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Home > Kitchen chemistry: a scoping review of the diversionary use of pharmaceuticals for non-medicinal use and home production of drug solutions.

Van Hout, Marie Claire (2014) Kitchen chemistry: a scoping review of the diversionary use of pharmaceuticals for non-medicinal use and home production of drug solutions. Drug Testing and Analysis , 6 , (7-8) , pp. 778-787.

Misuse of pharmaceuticals is of increasing drug policy and public health concern. A scoping review was conducted on the diversionary use of pharmaceuticals for non-medicinal use and home production of drug solutions. The research question was broad: What is known from the existing literature about the diversion of pharmaceuticals for non-medicinal use and for home production of drug solutions? The scoping process centred on the systematic selection, collection, and summarization of extant knowledge within this broad thematic remit.

One hundred and thirty-four records were grouped into discrete thematic categories namely: non medicinal use and tampering with pharmaceuticals, oral misuse of codeine cough syrups, homemade drug solutions, and home-produced drug-related harms in the narrative review design. Forms of abuse of codeine cough syrup include mixtures with alcohol or soft drinks ('Purple Drank'), with kratom leaves ('Kratom cocktails'), or chemically altered to extract dextromorphan ('Lemon Drop'). Production of homemade opiates ('Cheornaya', 'Kolyosa', Himiya', 'Braun', 'Krokodil'), methamphetamine ('Vint', 'Pervitin'), methcathinone ('Jeff'), and cathinone ('Boltushka') are described. Displacement patterns between the non-medical use of pharmaceuticals, commercial, and homemade drugs appear dependent on availability of opiates, prescribing practices, supervision of substitution drug dosing, availability of cheap ingredients, policing, and awareness of harms. Adverse health and social consequences relate to the use of unknown and contaminated (end) substances, injecting practices, redosing, medical complications, and death.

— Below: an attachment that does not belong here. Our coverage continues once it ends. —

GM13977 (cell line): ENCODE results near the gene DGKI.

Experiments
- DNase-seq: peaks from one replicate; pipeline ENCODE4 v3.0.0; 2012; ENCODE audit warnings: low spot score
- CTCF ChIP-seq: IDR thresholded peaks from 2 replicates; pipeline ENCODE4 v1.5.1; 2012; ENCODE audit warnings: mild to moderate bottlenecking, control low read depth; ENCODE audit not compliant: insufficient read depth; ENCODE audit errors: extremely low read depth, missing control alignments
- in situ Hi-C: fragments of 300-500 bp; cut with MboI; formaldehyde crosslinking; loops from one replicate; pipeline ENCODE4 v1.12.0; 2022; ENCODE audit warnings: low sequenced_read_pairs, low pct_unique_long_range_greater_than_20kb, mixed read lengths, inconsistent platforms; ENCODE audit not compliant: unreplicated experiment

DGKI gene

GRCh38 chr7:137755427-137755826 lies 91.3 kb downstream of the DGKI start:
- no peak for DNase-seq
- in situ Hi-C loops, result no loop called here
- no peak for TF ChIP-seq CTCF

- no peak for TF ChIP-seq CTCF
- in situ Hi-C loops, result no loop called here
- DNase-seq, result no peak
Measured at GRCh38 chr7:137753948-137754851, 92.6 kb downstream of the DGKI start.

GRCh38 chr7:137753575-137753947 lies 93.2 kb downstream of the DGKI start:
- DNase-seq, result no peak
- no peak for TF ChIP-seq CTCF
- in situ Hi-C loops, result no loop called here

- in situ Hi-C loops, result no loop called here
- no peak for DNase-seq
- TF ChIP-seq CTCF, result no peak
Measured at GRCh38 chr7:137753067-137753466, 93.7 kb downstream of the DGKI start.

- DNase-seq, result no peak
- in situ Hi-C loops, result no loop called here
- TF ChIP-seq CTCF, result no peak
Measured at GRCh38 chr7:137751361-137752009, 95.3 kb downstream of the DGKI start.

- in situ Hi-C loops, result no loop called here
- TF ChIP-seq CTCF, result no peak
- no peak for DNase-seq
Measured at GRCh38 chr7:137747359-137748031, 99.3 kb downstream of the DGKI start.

The review highlights a public health imperative requiring a multidisciplinary approach to quantify potential impact and required integrated policy responses incorporating international regulation, enforcement, health surveillance and service delivery.


Item Type
Article
Date
2014
Page Range
pp. 778-787
Volume
6
Number
7-8
EndNote
Accession Number
HRB (Not in collection)

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